BARNICLE:  Peter, when do you think, as Chuck just alluded to, the discussion in these debates, you know, she has handled the right wing; she‘s been doing it for 15 years.  When do you think the country starts listening to this stuff or is the country listening to this stuff right now? 

BAKER:  Most of the country, of course, isn‘t paying that much attention, not the kind of attention that we are.  But I think they are paying more attention than they normally would at this stage of a cycle.  I think there is a hunger to understand what‘s going to happen next, a desire to move on by a lot of the country.  The current president, obviously, is doing poorly in the polls.  And a lot of America is saying OK, let‘s get to the next stage. 

Of course, there‘s 17 months between now and the next presidency. 

People are much more engaged than I have seen this far out. 

BARNICLE:  I agree with you.  We‘re going to be back with Chrystia Freeland, Chuck Todd and Peter Baker.  You are watching HARDBALL, only on MSNBC. 


BARNICLE:  Back with Chrystia Freeland of the “Financial Times,” NBC News‘ Chuck Todd and Peter Baker of the “Washington Post.”  Next up, blow back from the battlefield.  Seven American soldiers from the front lines in the war in Iraq wrote an op ed in Sunday‘s “New York Times” saying that reports of an improvement on the ground are misleading, and the idea that the United States military can defeat insurgents is, quote far-fetched, unquote. 

Should American troops be writing op eds critical of the U.S. effort in Iraq while they are in battle?  Let me tell you about this piece.  Chrystia, it‘s as well written a piece as I have seen in the “New York Times” in a long time.  They have some terrific writers, terrific reporters.  The piece itself, how much do you think it lends to the atmosphere that is fairly substantial in this country, people thinking what are we doing there, and, god forbid, why is my son, husband, father dead.  What did he die for?  What does it add to this?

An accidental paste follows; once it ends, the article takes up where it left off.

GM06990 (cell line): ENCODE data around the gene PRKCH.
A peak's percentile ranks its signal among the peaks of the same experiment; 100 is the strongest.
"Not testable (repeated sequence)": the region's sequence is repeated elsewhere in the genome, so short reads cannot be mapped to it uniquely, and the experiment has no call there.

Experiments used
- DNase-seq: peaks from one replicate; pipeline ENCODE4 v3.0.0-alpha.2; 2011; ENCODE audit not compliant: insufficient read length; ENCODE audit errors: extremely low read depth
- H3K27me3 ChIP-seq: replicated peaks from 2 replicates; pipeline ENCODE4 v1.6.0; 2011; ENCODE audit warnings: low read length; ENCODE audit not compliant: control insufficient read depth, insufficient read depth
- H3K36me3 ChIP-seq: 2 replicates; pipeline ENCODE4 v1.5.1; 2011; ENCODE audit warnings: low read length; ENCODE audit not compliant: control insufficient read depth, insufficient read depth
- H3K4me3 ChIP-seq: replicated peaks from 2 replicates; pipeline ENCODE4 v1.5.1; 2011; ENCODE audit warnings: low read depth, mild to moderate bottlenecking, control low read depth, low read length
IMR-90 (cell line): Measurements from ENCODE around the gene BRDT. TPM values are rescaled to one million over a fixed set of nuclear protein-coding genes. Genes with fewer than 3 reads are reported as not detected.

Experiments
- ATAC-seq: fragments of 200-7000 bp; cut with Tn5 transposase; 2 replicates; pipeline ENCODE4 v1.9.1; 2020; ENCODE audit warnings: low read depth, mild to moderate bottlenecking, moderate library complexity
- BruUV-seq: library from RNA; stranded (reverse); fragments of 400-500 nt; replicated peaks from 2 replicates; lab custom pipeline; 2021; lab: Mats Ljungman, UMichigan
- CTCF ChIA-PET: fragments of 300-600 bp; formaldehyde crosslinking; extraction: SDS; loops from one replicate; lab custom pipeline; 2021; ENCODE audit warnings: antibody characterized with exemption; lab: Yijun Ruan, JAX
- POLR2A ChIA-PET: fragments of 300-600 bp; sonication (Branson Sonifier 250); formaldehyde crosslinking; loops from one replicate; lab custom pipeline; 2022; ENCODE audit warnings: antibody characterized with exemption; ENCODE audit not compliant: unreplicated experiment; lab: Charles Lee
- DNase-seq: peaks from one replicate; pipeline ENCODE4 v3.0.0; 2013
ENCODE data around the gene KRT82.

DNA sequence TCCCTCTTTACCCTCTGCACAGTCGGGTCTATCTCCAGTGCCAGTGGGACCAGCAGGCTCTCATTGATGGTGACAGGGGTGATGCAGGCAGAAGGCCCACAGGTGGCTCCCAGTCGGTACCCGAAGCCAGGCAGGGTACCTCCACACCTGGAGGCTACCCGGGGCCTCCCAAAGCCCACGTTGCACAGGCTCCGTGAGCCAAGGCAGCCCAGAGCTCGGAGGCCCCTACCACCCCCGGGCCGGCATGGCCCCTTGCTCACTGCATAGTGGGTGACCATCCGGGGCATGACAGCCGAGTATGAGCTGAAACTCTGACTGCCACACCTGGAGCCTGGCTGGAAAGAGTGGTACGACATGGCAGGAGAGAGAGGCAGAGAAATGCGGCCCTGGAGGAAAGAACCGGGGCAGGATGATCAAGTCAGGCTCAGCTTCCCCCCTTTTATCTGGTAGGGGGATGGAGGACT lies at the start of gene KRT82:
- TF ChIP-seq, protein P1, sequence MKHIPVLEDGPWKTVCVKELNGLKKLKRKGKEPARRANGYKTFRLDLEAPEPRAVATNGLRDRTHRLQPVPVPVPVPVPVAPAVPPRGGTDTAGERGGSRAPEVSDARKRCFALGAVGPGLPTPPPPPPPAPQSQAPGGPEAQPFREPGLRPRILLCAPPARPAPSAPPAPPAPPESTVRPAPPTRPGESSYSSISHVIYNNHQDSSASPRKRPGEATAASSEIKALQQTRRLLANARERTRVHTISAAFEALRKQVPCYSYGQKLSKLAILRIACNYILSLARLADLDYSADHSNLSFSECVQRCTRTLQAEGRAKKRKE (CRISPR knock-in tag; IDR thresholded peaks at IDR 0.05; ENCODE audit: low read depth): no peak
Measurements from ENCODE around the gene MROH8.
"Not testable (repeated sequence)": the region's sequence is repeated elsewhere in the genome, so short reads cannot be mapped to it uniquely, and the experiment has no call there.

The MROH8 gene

FREELAND:  Of course it contributes to those questions and that was the intention of the piece.  But I would say that having a piece like that written and a piece like that published I think is really healthy for the debate.  I think particularly it is healthy for the way that America is perceived in the rest of the world.  One of the ways that America‘s international reputation has taken a real hit over the war in Iraq I think is the perception that criticism, that contrary opinions were really muscled, that people felt unable to decent.  I think that a healthy climate of debate and discussion really makes America seem like a place that is conscious of what it‘s doing in the world. 

BARNICLE:  Peter Baker, when you read the piece—or at least when I read the piece, you come away from it again with the feeling that has been there again and again and again, that Iraq is never going to be secure.  It can be secure in spots and in places as long as we are there, but once we leave, it‘s going to be further—even more combustible. 

BAKER:  It‘s hard to argue with the viewpoint of people there on the ground, seeing it up close everyday.  There is a great interest on the part of many people back here, who aren‘t in Iraq, to understand what do the troops think.  What do the people who are fighting this war everyday think about what they are doing and what the prospects for success really are. 

You have a very interesting debate playing out right now on the editorial pages of the “New York Times” in particular.  They had this article by Mike O‘Hanlon and Ken Pollack just a couple weeks ago saying maybe this is a war that can be won.  Maybe, in fact, this surge is leading to progress and hope.  And here are these soldiers saying, no, wait, not so fast. 

It‘s a powerful and important debate going on.  I think Chrystia‘s right, of course, it‘s health to have all these viewpoints represented.  What I would love to know about is how much do these seven soldiers represent the broader consensus among their colleagues.  And it‘s hard to know. 

BARNICLE:  Yes, and also, Peter and Chuck, what happens to them, and Chrystia.  Thanks very much, all of you.  Right now it‘s time for “TUCKER.”